Testicular Cancer is Very Curable

young man

Your doctor diagnosed the “C” word: cancer. In your case, testicular cancer. But there’s another “C” word associated with this type of cancer: curable.

Numbers don’t lie. Testicular cancer is treated successfully in 95 percent of cases. If treated early, that number rises to 98 percent. Although a man’s risk of getting it is 1 in 300, his chance of dying from the disease is only about 1 in 5,000.

Though any cancer diagnosis is serious, the prognosis for most men is very good. As with any cancer, early detection is always best for successful outcomes. For example, say you have a stage 1 seminoma — a tumor that grows slowly and stays within the testicle — our standard management is observing it with serial exams, blood work, chest X-rays and CT scans. The likelihood of a cure in this circumstance? Virtually 100 percent. Even metastatic testicular cancer is highly curable, typically with a combination of chemotherapy and surgery.

Testicular cancer is the most common cancer diagnosed in men ages 15 to 35. Young men between these ages should perform a monthly self-exam. The best place to do this in the shower, when the scrotal skin is loose and thin.

If you find a swelling or lump in either testicle or in your scrotum — or have pain, discomfort or a feeling of heaviness there — let your doctor know. Your doctor can determine what the problem is with ultrasound and other tests.

If it is cancer, you’ll need surgery to remove the affected testicle. Removing one testicle not just removes the cancer but allows us to find out what further treatment you’ll need, whether it’s simple surveillance, radiation or chemotherapy.

You only need one testicle to produce sperm and the male sex hormone testosterone … and only 1 to 2 percent of men with testis cancer get it in both testicles. And most testis cancer patients can have children because usually the opposite testicle makes a normal amount of sperm.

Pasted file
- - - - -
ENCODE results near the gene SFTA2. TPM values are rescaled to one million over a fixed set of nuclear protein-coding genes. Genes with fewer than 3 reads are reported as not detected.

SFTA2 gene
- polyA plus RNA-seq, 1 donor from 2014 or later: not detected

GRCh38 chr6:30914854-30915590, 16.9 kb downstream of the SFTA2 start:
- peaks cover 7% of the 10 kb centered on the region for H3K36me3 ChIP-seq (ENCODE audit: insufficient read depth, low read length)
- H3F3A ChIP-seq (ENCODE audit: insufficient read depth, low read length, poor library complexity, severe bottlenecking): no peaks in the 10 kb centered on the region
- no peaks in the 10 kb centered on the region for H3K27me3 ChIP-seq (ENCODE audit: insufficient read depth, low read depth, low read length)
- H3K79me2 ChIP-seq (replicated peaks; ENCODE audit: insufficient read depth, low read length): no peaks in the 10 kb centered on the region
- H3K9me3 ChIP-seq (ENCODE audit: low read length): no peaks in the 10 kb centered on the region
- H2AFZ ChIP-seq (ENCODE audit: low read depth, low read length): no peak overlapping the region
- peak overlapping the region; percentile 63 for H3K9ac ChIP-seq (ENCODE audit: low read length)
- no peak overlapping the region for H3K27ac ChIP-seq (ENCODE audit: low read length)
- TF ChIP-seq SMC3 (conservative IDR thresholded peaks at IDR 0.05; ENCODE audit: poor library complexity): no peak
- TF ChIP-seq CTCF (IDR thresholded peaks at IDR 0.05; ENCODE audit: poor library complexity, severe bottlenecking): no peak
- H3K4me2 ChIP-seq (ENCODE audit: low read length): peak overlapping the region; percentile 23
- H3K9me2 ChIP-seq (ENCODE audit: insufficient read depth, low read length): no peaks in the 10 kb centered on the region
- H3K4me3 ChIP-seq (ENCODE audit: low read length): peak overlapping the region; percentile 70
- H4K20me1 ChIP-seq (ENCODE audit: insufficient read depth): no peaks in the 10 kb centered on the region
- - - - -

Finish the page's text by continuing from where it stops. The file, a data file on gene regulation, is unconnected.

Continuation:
Ideally, you’ll catch the problem early and surveillance — careful watching and waiting — will be the post-operative plan. If you had a low-stage tumor the main time for recurrence of the cancer is in the first two years. If you go that long cancer-free, the risk of recurrence is extremely low, about 1 percent. As long as you’re diligent and keep the appointments with your doctor to keep an eye on it, you won’t run into trouble.

A cancer diagnosis is never a feel-good moment. But it’s important that you know that testicular cancer is one of the most treatable cancers out there.

avatar

Eric A. Klein, MD

Eric A. Klein, MD, is an international leader in the biology and management of prostate cancer. Dr. Klein serves as Chairman of the Glickman Urological & Kidney Institute.
  • George Beharry

    my discussion is I’ve been told it is not necessary it does more harm than good why put us through this fusion biopsy is it painful is it discomfort many questions I would like answered

    • Ron_G

      George. Old post, I realize, but having gone through the standard 12-core TRUS biopsy I would rate that experience, overall, as not a big deal. The numbing needle was a little uncomfortable, but only briefly, and the biopsy needles themselves were essentially painless. My biopsy came back negative, but because my PSA is still elevated, I recently had a Prostate MRI (no big deal), which I’ll have the results for soon. I’d certainly like to believe that if the MRI shows something suspicious, repeating a biopsy with fewer needles would have to be a better option. As would “shooting blind” and hoping to hit something, as standard biopsies do now.